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Stewart v. United States

United States District Court, D. Maryland

February 14, 2018

JAMAL STEWART, Petitioner,
v.
UNITED STATES OF AMERICA, Respondent.

          MEMORANDUM OPINION

          Marvin J. Garbis United States District Judge.

         On December 20, 2017, Petitioner Jermar Stewart (a/k/a Jamal Stewart) filed a Motion to Vacate ("Motion") under 28 U.S.C. § 2255, claiming that he is entitled to habeas relief pursuant to Mathis v. United States. 136 S.Ct. 2243 (2016) and United States v. Simmons. 649 F.3d 237 (4th Cir. 2011). ECF No. 443. The Government responded, indicating that the Motion is time-barred. ECF No. 444. The Court advised Petitioner that the Motion would be dismissed as untimely unless Petitioner provided information establishing he is entitled to the benefit of the exceptions provided in 28 U.S.C. § 2255 or is otherwise entitled to an equitable tolling of the statute of limitations. ECF No. 446. Petitioner has not replied. For reasons set forth herein, the Motion is denied and dismissed.

         Background

         On May 15, 2009, Petitioner pleaded guilty to Conspiracy to Distribute and Possess with Intent to Distribute Controlled Substances, in violation of 21 U.S.C. § 846. ECF No. 151. On August 10, 2009, Petitioner was sentenced to a term of 262 months in prison pursuant to a Rule 11(c)(1)(C) plea agreement. ECF Nos. 198, 199. Petitioner filed an appeal, which the Fourth Circuit affirmed in part and dismissed in part by judgment entered on March 17, 2011. United States v. Stewart. 417 Fed.Appx. 306 (4th Cir. 2011); ECF Nos. 201, 285. Specifically, the Fourth Circuit affirmed Petitioner's conviction and dismissed the appeal of his sentence. Id. at 307.

         Discussion

         Pursuant to 28 U.S.C. § 2255(f), a one-year limitation period applies to petitions filed under § 2255, which runs from the latest of:

(1) the date on which the judgment of conviction becomes final;
(2) the date on which the impediment to making a motion created by governmental action in violation of the Constitution or laws of the United States is removed, if the movant was prevented from making a motion by such governmental action;
(3) the date on which the right asserted was initially recognized by the Supreme Court, if that right has been newly recognized by the Supreme Court and made retroactively applicable to cases on collateral review; or
(4) the date on which the facts supporting the claim or claims presented could have been discovered through the exercise of due diligence.

         In order for Petitioner's Motion to be timely under § 2255(f)(1), it must have been filed within one year of final judgment. When a defendant files a direct appeal, the judgment of conviction becomes final when the Supreme Court denies a petition for a writ of certiorari or when the time for filing a certiorari petition expires. Clay v. United States. 537 U.S. 522, 527 (2003); United States v. Under. 552 F.3d 391, 396 (4th Cir. 2009).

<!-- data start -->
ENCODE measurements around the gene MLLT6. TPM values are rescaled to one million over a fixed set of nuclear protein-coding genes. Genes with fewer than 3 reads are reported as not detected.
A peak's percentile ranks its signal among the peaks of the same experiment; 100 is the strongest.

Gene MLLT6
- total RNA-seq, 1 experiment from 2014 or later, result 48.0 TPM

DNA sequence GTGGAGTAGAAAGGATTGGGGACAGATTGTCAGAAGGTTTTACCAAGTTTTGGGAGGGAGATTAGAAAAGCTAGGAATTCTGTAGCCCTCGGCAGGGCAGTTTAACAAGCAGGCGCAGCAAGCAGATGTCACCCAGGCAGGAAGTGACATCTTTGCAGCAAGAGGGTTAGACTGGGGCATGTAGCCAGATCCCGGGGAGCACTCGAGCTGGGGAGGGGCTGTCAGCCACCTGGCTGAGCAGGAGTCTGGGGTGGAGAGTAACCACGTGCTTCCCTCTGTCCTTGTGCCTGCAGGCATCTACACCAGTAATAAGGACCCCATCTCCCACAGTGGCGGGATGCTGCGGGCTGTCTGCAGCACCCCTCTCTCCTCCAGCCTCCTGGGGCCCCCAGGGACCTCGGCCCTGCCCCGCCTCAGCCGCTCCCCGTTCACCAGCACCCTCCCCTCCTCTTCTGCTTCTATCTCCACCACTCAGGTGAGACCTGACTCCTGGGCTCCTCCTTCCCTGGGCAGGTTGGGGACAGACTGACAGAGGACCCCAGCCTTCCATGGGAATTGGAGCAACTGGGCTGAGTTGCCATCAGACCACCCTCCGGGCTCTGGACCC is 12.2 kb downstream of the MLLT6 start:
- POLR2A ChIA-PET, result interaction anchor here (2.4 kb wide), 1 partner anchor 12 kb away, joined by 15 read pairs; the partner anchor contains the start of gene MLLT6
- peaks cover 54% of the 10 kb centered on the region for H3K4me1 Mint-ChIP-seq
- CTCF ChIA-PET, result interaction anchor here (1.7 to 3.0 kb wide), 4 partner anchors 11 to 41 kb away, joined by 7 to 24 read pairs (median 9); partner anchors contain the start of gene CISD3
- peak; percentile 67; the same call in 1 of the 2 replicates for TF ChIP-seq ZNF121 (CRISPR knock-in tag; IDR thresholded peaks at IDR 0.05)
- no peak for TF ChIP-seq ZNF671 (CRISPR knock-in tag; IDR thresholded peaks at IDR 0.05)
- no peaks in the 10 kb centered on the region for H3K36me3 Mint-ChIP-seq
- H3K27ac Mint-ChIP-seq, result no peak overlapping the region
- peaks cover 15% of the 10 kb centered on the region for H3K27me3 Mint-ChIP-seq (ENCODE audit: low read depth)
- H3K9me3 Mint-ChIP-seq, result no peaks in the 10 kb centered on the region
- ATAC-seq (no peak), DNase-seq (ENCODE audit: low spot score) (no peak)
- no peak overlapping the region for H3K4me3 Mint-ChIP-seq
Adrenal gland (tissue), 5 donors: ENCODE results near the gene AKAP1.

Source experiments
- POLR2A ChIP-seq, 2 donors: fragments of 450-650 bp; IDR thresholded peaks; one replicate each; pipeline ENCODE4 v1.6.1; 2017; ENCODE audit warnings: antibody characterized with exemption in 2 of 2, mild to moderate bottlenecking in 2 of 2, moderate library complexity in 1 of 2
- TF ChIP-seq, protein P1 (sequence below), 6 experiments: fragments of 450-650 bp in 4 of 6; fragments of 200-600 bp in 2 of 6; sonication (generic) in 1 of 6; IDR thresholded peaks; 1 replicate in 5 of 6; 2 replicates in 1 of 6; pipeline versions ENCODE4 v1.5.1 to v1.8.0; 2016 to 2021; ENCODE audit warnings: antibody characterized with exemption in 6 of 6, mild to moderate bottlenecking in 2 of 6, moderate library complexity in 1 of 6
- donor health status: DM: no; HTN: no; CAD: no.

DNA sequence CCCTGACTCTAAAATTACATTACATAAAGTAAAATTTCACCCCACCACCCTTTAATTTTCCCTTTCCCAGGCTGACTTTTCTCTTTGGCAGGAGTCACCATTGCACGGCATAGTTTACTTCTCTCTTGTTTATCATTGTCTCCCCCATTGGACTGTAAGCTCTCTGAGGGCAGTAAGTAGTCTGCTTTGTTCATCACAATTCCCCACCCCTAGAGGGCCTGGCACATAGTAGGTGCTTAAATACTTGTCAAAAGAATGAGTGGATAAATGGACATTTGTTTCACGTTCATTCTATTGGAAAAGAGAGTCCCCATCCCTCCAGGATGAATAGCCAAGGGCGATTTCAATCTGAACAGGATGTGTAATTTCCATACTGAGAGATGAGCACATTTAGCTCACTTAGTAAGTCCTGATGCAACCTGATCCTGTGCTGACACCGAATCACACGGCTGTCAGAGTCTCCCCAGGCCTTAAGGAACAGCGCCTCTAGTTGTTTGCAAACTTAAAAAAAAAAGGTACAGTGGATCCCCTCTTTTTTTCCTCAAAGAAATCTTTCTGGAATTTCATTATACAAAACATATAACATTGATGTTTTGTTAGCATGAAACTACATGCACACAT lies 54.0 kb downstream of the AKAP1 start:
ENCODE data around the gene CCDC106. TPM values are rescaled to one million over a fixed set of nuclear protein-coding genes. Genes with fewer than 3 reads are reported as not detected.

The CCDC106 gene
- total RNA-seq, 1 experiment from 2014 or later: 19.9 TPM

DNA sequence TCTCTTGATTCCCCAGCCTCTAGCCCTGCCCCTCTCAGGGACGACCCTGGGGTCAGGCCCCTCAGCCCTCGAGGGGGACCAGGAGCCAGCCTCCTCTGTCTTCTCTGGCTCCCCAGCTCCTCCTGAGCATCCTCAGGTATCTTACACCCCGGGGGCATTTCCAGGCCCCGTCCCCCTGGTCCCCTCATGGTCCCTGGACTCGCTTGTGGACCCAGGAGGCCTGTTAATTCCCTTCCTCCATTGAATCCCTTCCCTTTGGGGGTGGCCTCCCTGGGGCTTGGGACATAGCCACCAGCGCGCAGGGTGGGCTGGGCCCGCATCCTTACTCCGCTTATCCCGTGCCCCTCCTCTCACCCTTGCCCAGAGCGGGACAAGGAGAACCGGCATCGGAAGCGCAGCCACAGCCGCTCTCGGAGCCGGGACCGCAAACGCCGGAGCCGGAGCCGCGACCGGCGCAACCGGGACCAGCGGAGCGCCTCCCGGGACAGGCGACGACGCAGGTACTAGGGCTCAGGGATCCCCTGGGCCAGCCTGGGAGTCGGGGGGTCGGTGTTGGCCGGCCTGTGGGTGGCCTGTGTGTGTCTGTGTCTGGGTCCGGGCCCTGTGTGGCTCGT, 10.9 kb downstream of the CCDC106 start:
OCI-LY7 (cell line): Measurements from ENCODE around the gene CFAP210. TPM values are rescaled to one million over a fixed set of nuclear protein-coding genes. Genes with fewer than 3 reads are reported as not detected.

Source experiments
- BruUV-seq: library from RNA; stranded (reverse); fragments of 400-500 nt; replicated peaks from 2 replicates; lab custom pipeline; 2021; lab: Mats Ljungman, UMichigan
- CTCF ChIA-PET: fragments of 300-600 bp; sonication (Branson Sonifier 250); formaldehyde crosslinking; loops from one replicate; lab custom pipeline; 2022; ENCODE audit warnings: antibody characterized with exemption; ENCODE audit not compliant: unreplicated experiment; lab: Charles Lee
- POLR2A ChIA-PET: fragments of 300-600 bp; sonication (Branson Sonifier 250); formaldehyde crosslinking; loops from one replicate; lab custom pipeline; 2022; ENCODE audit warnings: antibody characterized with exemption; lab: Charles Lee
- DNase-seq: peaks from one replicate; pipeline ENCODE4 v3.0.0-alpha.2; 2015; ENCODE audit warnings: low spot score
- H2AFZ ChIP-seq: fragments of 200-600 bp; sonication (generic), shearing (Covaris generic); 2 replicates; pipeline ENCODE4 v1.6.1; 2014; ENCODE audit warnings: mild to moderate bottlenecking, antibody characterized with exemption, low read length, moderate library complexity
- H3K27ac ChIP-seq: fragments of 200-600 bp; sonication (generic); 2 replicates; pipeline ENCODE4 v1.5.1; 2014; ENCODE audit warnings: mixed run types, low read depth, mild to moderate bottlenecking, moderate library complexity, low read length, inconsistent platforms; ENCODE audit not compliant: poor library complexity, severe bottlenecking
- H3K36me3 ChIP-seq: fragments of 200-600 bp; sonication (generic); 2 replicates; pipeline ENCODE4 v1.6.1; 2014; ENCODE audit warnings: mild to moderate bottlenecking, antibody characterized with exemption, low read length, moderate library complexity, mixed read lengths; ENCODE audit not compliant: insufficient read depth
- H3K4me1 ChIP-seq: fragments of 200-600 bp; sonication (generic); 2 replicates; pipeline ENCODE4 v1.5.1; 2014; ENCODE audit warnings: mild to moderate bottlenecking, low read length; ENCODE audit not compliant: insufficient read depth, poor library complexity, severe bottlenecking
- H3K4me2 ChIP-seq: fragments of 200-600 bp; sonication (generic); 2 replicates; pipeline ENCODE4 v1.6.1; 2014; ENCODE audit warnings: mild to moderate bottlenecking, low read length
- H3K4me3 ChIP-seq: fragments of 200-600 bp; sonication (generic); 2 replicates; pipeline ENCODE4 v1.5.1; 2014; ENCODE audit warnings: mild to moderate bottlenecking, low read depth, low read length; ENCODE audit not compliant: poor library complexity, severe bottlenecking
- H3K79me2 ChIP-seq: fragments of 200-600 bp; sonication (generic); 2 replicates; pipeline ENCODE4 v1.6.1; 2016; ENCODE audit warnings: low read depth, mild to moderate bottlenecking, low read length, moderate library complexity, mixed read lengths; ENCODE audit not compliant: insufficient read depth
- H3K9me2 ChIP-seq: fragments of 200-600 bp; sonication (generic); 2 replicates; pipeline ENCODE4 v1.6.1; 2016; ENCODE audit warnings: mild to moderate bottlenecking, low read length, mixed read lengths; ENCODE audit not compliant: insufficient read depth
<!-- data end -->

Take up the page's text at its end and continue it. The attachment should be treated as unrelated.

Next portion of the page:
Here, Petitioner filed a direct appeal to the Fourth Circuit and his judgment of conviction became final on June 17, 2011, when the ninety-day time period for filing a certiorari petition to the Supreme Court expired. As a result, the § 2255(f)(1) limitations period expired one year later, on June 17, 2012. Petitioner, however, did not file the instant Motion until more than five years later, on December 20, 2017. Therefore, Petitioner's Motion is untimely under § 2255(f)(1).

         Moreover, the Motion is not timely under any other provisions of § 2255(f). Petitioner's claim does not involve alleged unconstitutional governmental action, as required by § 2255(f)(2), nor does it allege new facts that could not have been previously discovered through the exercise of due diligence, to satisfy § 2255(f)(4). And, because Petitioner does not rely on a right that was "newly recognized" by the Supreme Court, he likewise cannot rely on § 2255(f)(3) to justify the late filing of his Motion.

         The extraordinary remedy of equitable tolling could permit review of Petitioner's untimely Motion; however, Petitioner fails to set forth any argument supporting equitable tolling. To be entitled to equitable tolling, Petitioner must establish that either some wrongful conduct by Respondent contributed to his delay in filing his Motion to Vacate, or that circumstances beyond his control caused the delay. See Harris v. Hutchinson, 209 F.3d 325, 330 (4th Cir. 2000). "[A]ny resort to equity must be reserved for those rare ...


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